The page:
Several other studies have reported the same complication involving different muscles. For example, Kassardjian et al. conducted a study demonstrating that out of 64,490 EMG procedures, only seven patients presented with a pneumothorax. The serratus anterior and diaphragm were the muscles most commonly involved in producing the pneumothorax [1]. Reinstein et al. reported a case in which the supraspinatus muscle was the origin of the pneumothorax during an EMG procedure. They explained that the supraspinatus muscle overlies the pleural cavity; therefore, its puncture is more likely to cause a pneumothorax. In cervical radiculopathy and Erb’s palsy cases, they recommended the needle electrode insertion of the infraspinatus muscle because it is three times larger in size than the supraspinatus muscle and further from the pleural cavity. Therefore, there is a lower chance of causing a pneumothorax. However, in suprascapular nerve entrapment cases, a needle insertion into both muscles three-quarters of the distance from the acromion to the vertebral border (where the supraspinatus fossa is the widest) is recommended [2].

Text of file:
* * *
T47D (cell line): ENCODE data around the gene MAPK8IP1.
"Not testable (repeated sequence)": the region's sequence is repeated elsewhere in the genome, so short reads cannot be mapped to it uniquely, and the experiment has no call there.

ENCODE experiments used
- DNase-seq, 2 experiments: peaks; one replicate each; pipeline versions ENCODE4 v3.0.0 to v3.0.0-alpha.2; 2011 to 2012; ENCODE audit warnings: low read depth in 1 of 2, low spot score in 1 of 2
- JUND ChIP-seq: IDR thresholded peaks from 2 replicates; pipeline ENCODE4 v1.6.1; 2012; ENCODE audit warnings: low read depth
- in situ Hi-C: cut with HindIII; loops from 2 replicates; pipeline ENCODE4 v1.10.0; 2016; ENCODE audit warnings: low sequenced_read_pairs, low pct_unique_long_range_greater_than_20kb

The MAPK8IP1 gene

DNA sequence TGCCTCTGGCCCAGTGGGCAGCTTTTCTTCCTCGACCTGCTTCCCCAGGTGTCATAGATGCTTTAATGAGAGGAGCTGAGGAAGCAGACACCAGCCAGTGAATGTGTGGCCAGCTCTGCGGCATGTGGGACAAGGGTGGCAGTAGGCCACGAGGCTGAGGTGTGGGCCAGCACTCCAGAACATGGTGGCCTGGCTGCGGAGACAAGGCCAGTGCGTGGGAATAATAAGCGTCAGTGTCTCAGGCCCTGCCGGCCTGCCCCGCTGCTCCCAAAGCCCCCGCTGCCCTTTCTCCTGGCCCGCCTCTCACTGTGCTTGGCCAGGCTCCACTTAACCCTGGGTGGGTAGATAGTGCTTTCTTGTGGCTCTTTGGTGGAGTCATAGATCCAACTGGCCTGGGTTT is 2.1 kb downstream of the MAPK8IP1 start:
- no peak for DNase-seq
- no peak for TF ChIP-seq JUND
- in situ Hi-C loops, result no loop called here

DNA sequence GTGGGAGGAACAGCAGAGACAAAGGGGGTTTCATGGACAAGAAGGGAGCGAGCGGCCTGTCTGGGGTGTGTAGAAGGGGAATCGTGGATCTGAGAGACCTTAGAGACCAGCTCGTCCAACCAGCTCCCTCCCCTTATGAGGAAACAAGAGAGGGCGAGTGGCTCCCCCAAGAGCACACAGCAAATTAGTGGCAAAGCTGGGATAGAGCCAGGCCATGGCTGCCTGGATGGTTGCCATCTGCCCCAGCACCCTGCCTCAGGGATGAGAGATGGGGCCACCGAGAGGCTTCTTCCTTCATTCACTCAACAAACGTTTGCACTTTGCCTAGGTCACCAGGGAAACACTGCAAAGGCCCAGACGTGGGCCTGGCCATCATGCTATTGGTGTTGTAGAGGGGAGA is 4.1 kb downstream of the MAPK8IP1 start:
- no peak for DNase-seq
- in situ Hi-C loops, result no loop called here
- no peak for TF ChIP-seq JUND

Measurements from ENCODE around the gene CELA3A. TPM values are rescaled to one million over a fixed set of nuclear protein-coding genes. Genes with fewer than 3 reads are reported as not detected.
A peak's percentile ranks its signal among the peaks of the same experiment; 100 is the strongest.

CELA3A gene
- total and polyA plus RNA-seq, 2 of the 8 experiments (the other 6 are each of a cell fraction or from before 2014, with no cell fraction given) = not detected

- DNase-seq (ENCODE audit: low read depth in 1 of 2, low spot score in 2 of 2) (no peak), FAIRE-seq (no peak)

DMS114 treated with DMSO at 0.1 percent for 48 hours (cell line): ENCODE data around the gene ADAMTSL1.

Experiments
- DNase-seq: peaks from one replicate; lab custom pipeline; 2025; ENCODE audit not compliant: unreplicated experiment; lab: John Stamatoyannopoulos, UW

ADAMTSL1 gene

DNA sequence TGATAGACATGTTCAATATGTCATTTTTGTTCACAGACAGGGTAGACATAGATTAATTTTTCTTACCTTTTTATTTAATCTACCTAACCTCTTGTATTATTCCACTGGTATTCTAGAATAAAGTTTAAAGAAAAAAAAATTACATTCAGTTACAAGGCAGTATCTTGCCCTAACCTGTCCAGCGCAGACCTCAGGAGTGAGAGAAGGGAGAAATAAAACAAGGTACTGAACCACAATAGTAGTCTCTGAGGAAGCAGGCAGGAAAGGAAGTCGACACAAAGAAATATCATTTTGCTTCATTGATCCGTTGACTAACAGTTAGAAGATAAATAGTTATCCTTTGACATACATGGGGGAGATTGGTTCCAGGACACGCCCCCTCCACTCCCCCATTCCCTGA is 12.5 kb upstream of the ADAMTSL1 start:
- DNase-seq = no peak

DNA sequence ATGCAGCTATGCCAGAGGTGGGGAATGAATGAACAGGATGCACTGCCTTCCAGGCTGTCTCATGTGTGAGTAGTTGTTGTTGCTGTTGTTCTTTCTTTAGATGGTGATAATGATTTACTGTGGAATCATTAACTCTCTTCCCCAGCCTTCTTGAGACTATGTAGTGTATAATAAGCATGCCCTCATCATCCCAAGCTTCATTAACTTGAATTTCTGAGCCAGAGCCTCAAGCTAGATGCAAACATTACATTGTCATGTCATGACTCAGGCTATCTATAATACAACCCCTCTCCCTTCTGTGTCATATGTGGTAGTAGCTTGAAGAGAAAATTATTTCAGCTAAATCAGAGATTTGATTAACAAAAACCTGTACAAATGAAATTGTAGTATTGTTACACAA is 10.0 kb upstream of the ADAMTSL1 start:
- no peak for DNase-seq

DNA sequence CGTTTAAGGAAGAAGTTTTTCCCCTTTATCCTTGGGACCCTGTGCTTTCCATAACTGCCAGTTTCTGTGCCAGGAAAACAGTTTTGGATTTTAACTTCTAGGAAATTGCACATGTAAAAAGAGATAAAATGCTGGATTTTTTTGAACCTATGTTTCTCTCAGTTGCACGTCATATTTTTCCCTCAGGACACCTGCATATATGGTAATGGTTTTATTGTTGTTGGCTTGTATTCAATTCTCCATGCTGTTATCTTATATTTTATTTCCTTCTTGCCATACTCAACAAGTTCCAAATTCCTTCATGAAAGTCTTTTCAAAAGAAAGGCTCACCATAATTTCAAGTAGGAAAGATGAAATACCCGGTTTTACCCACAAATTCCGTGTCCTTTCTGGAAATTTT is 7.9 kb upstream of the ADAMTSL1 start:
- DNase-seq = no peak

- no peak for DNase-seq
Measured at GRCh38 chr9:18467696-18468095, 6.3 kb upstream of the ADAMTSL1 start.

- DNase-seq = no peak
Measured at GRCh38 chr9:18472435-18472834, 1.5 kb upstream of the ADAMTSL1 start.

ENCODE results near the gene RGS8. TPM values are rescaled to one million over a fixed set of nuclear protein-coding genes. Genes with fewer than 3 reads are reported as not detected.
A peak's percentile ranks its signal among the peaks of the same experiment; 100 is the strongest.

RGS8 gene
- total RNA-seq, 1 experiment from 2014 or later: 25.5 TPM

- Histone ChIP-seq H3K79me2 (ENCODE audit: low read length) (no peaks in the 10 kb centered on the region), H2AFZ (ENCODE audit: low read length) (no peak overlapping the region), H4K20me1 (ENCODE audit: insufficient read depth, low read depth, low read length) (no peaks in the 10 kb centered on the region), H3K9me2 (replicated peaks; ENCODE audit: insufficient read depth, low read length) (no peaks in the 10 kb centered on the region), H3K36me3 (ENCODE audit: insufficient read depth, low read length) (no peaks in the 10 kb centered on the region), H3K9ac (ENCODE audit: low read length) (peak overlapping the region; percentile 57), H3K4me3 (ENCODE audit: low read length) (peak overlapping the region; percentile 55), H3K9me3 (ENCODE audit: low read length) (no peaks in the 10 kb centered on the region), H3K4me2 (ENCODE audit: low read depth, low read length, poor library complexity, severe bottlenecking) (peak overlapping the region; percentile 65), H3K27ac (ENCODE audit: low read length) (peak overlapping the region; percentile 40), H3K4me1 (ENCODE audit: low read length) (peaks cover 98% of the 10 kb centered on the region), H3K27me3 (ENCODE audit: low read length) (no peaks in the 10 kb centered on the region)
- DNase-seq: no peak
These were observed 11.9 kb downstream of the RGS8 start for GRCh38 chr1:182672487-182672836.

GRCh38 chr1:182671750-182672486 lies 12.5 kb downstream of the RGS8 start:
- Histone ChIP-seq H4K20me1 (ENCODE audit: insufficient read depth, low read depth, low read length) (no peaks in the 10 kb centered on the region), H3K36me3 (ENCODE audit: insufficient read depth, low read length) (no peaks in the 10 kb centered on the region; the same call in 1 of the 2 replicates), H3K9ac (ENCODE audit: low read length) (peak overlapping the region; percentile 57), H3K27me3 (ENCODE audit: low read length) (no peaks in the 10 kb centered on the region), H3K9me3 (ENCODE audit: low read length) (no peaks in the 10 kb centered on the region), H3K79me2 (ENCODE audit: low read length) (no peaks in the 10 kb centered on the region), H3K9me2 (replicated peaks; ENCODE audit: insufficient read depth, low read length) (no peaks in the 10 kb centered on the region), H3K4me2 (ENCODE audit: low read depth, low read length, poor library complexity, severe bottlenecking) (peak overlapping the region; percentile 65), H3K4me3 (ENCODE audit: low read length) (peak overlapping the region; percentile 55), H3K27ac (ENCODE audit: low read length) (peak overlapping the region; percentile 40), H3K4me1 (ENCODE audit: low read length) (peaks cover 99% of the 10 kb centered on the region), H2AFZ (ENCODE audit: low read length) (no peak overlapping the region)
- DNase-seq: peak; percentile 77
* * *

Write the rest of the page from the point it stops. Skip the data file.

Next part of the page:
In addition, Miller presented a case in which an EMG study of the left rhomboid major muscle was the cause of the pneumothorax. It was emphasized that the patient's history of neck surgery for cancer could have produced anatomical distortions and fibrosis that affected the pleura, making it more vulnerable to producing a pneumothorax [4]. Finally, Sander et al. reported a case in which cervical root stimulation produced a pneumothorax. This could have been because of the needle insertion to a position abutting the lateral vertebral arch, which is adjacent to the pleura. Instead of an angled lateral needle insertion, a straight insertion of the needle was recommended. They also suggested that a visual and auditory analysis, as well as connecting the electrode to the stimulator for data acquisition during insertion, could help prevent a pneumothorax [5].